Historically, pandemics have forced humans to break with the past and imagine their world anew. This one is no different. It is a portal, a gateway, between one world and the next.Arundhati Roy, The Pandemic Is a Portal
With the one-two punch of the Delta and Omicron variants over the last several months, in many places occurring simultaneously or nearly so, scientists are suggesting that we are beginning to approach herd immunity in many countries. Now, many nations are moving toward a “return to normal”—ending lockdowns, returning to full employment, and opening borders to trade and tourism. Will the world be left in a perpetual pandemic by these actions? And will countries continue to act unilaterally, often at odds with their neighbors and the global community? Or can the lessons of the past two years help to forge a new global recognition of our interconnectedness and our need to work together on everything from health to economics?
An early East-West split
In the early days of the pandemic, an East-West split occurred. Asian countries primarily worked hard to limit border traffic and to isolate any COVID-19 cases quickly—seen most dramatically in China’s closure of the entire city of Wuhan from 23 January–8 April in 2020 and later Xi’an from 23 December 2021 to 24 January 2022. Despite proximity to the early cases, other places that enacted strict travel measures, including Hong Kong, Thailand, and Vietnam, all saw very few COVID-19 cases in the early months of the pandemic.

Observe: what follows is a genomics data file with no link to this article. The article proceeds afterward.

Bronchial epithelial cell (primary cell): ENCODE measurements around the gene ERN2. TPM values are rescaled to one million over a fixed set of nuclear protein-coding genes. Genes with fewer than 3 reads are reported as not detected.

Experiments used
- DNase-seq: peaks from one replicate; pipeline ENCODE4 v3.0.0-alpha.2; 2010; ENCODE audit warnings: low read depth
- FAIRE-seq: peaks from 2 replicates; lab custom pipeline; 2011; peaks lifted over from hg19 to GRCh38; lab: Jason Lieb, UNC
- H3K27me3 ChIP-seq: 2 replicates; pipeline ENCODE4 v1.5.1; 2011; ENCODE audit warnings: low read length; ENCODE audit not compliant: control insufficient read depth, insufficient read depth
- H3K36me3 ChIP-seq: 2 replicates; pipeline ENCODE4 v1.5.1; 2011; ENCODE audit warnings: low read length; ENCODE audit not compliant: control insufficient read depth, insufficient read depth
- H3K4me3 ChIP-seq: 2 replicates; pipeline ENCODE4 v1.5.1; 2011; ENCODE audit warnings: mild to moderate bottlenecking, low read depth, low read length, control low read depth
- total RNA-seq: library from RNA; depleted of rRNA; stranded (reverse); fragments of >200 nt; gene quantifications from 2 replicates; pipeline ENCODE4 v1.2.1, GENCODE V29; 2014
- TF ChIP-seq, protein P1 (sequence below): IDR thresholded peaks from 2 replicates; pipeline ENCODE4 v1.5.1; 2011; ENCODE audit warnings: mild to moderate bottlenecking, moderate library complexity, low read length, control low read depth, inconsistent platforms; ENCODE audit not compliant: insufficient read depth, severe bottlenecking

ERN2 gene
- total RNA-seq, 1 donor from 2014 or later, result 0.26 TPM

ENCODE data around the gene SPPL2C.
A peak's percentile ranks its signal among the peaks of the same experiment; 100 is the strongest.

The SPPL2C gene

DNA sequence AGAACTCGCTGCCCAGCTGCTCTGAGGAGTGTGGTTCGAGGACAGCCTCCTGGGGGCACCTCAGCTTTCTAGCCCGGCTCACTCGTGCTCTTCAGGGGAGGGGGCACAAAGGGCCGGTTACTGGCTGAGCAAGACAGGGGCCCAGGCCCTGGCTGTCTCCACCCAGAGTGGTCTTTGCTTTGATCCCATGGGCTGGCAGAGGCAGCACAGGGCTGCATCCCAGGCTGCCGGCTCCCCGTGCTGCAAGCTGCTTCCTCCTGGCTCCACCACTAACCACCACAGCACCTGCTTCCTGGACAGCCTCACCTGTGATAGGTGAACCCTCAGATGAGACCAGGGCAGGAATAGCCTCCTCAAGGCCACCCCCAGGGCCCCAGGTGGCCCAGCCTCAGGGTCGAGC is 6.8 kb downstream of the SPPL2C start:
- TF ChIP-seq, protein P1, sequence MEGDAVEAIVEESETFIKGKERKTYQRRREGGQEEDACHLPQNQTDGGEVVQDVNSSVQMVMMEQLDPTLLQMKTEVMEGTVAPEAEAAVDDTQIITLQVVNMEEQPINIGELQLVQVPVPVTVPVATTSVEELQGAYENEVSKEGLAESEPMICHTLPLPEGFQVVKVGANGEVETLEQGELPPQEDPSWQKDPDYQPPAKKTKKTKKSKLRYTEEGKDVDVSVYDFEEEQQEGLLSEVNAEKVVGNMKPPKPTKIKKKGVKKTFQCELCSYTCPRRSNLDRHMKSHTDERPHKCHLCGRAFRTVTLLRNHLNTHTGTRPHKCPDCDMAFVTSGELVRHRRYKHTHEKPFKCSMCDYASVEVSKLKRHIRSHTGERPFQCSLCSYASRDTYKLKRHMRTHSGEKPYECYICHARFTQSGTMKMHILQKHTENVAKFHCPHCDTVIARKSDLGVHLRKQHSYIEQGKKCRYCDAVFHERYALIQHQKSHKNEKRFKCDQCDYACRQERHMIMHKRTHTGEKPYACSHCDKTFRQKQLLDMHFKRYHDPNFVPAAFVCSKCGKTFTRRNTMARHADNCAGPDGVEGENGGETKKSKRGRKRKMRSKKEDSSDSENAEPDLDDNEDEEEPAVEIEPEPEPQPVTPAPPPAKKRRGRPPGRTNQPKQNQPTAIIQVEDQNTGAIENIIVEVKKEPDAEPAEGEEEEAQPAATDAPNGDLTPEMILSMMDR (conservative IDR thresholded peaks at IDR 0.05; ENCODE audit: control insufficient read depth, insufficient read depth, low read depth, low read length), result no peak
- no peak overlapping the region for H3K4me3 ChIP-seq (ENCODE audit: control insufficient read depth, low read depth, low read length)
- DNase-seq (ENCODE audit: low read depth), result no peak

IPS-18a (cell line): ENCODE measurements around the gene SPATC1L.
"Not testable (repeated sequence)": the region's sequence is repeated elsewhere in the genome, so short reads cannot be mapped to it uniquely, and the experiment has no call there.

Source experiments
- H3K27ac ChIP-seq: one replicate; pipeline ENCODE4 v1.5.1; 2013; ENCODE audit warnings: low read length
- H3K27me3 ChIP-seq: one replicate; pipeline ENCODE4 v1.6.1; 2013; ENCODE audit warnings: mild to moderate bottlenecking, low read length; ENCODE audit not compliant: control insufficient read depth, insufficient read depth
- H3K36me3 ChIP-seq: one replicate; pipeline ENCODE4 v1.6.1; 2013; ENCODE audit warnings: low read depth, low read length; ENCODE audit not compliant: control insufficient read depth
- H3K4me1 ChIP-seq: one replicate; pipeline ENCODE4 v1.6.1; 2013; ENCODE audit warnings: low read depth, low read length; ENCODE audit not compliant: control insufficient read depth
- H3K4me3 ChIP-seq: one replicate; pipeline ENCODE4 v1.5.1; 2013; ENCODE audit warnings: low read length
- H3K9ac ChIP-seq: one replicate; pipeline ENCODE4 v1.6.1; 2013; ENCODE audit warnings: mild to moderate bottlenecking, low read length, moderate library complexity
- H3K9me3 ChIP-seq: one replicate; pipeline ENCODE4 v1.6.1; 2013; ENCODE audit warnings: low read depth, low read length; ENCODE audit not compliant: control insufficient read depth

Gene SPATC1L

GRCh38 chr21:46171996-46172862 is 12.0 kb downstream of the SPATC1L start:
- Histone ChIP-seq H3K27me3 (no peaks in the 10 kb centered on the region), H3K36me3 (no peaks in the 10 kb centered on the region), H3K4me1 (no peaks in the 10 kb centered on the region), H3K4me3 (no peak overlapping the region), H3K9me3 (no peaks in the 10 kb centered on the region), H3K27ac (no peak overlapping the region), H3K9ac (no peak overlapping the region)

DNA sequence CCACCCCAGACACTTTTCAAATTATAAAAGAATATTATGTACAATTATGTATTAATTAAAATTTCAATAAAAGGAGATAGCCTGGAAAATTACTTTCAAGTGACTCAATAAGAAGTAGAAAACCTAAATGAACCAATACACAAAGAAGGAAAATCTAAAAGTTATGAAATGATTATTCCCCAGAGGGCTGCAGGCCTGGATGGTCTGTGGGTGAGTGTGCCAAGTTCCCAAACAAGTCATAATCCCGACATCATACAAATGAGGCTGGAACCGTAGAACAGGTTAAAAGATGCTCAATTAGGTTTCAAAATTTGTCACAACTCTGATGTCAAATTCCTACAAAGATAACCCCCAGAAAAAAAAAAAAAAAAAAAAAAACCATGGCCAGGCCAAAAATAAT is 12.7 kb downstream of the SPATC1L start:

Meanwhile, outbreaks took hold in Iran and Italy, and it soon became clear that it was everywhere. In many European countries and the United States, strong lockdowns did “flatten the curve” of the pandemic significantly. But even as this happened, many were suggesting that herd immunity could be a plausible endgame.* The government of Sweden took the most visible route of trying to protect the vulnerable while allowing the disease to spread freely in the general population.
Sweden’s experiment in early herd immunity backfired. Attempts to protect the vulnerable were poorly implemented and many died. In a May 2020 interview with the comedian Trevor Noah, Sweden’s state epidemiologist Dr. Anders Tegnell said: “The death toll really came as a surprise to us. We really thought that the elderly homes would be much better at keeping the disease out of them.” (The Daily Show with Trevor Noah)